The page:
A Community Devoted to the Preservation and Practice of Celestial Navigation and Other Methods of Traditional Wayfinding
From: Jackson McDonald
Date: 2017 Oct 23, 14:47 +0000
On Oct 22, 2017, at 11:15 PM, Frank Reed <NoReply_FrankReed@fer3.com> wrote:
Sean, you wrote:
"Culmination and meridian passage always occur at the same instant."
It might seem that this is implied by that description you quoted, but it's not. Picture a bright star, like Altair, approaching the meridian this evening for us observers in mid-northern latitudes. It climbs from the east, eventually reaches the meridian due south and barely changes its altitude for several minutes, gliding almost horizontal across our sky before it starts to fall toward the west. Culmination and meridian passage match. Now suppose you're in a fast vehicle looking at Altair while you're driving south at 60 knots. That's a mile a minute. So during those several minutes when Altair should be nearly at constant altitude as it crosses the meridian, you would see it climb one minute of arc per minute, even when it's due south, right on the meridian. Eventually, sometime after it reaches the meridian, the star's normal falling altitude after meridian passage will catch up with and cancel out that mile a minute that comes from our motion. And at that time the star's altitude, as observed from our moving platform, will start to decrease. So that means that the maximum altitude for an observer moving south at 60 knots will occur well after meridian passage.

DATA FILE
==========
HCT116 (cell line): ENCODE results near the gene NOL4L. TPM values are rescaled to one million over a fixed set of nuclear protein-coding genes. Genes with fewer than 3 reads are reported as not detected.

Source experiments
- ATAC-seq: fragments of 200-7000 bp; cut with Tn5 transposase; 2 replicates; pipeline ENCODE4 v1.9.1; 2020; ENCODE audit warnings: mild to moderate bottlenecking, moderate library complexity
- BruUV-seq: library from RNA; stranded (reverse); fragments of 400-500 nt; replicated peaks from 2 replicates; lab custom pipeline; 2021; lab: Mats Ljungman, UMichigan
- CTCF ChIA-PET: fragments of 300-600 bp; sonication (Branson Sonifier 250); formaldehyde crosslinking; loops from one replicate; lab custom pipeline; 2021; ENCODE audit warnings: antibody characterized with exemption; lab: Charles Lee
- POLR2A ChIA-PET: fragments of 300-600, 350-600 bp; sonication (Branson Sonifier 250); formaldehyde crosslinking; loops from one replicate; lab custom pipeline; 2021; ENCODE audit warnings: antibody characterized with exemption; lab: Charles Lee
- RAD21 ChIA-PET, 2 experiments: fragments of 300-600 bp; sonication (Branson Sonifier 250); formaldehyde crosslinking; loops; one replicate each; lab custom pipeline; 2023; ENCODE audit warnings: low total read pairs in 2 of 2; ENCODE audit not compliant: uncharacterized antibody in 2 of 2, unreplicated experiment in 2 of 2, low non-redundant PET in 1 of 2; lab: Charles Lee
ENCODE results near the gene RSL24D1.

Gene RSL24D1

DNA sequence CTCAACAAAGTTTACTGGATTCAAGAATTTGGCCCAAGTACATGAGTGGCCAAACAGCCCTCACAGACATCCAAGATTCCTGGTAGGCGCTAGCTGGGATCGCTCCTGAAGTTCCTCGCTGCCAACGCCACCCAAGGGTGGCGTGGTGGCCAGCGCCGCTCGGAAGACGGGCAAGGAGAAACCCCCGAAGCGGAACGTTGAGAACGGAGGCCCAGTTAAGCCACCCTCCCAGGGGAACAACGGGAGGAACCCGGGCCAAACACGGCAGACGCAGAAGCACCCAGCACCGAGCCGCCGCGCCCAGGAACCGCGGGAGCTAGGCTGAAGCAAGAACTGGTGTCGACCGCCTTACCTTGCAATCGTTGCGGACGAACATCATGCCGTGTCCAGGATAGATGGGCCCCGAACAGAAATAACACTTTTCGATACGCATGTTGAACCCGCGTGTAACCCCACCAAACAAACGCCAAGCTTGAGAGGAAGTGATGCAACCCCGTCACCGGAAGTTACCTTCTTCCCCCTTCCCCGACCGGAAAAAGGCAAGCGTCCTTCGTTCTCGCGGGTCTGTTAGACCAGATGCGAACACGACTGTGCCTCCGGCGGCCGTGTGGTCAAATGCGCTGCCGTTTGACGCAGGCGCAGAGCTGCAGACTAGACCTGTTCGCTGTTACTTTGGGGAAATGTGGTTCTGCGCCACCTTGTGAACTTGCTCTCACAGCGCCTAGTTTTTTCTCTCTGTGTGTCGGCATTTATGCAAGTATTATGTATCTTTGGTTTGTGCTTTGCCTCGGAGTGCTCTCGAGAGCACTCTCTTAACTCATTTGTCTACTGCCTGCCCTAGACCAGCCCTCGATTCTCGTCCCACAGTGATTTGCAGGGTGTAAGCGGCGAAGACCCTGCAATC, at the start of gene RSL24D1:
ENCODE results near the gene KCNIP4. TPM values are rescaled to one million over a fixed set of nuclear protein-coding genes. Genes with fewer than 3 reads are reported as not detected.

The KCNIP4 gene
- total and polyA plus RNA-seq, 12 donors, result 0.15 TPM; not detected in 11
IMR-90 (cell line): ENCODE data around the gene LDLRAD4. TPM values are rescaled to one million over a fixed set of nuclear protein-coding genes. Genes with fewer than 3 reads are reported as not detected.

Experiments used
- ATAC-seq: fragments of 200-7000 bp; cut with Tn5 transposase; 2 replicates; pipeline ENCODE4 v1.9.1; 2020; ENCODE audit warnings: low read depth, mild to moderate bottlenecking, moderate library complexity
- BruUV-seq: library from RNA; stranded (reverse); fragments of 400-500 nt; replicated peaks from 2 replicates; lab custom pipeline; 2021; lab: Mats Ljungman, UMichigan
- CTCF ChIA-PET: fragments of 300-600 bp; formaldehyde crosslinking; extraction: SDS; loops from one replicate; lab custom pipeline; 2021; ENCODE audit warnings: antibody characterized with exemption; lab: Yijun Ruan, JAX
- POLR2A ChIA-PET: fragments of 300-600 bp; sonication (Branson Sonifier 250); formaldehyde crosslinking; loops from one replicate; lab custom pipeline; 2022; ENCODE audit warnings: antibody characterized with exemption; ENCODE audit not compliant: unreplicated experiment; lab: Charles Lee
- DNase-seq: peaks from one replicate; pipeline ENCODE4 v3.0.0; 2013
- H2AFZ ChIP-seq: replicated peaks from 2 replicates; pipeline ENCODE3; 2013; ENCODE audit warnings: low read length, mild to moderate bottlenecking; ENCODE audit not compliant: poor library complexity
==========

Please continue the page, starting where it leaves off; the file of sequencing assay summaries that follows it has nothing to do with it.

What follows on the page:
Now consider the Sun's motion across the sky, or better yet the Moon's motion. Even for a stationary observer, the Moon (or Sun) is moving north or south at some knots and that has just the same effect as observer motion. If the Moon or Sun is moving north at some knots, it's just the same as if we are travelling south at some knots. It means that culmination will occur after meridian passage. For the Moon this is fairly significant. For the Sun, the maximum north/south speed is just about one knot and occurs on the equinoxes. It's a good approximation for a month on either side of the equinoxes. But that's a snail's pace, so it's really not much of a worry for the Sun. For an observer at rest, the Sun's times of culmination and meridian passage are barely different. The difference doesn't amount to more than about 15 seconds for observers between 45°N and 45°S.
Yes, yes, I know... if a snail was really doing one knot, it would be flying. Most impressive for a snail! One knot isn't literally a snail's pace. If a snail passed you at one knot, you might be tempted to think he was driving a snail car of some sort. And of course there would be a big 'S' painted on top of it... And then when it zoomed past you at one knot, you would say... [come on, you all know this one].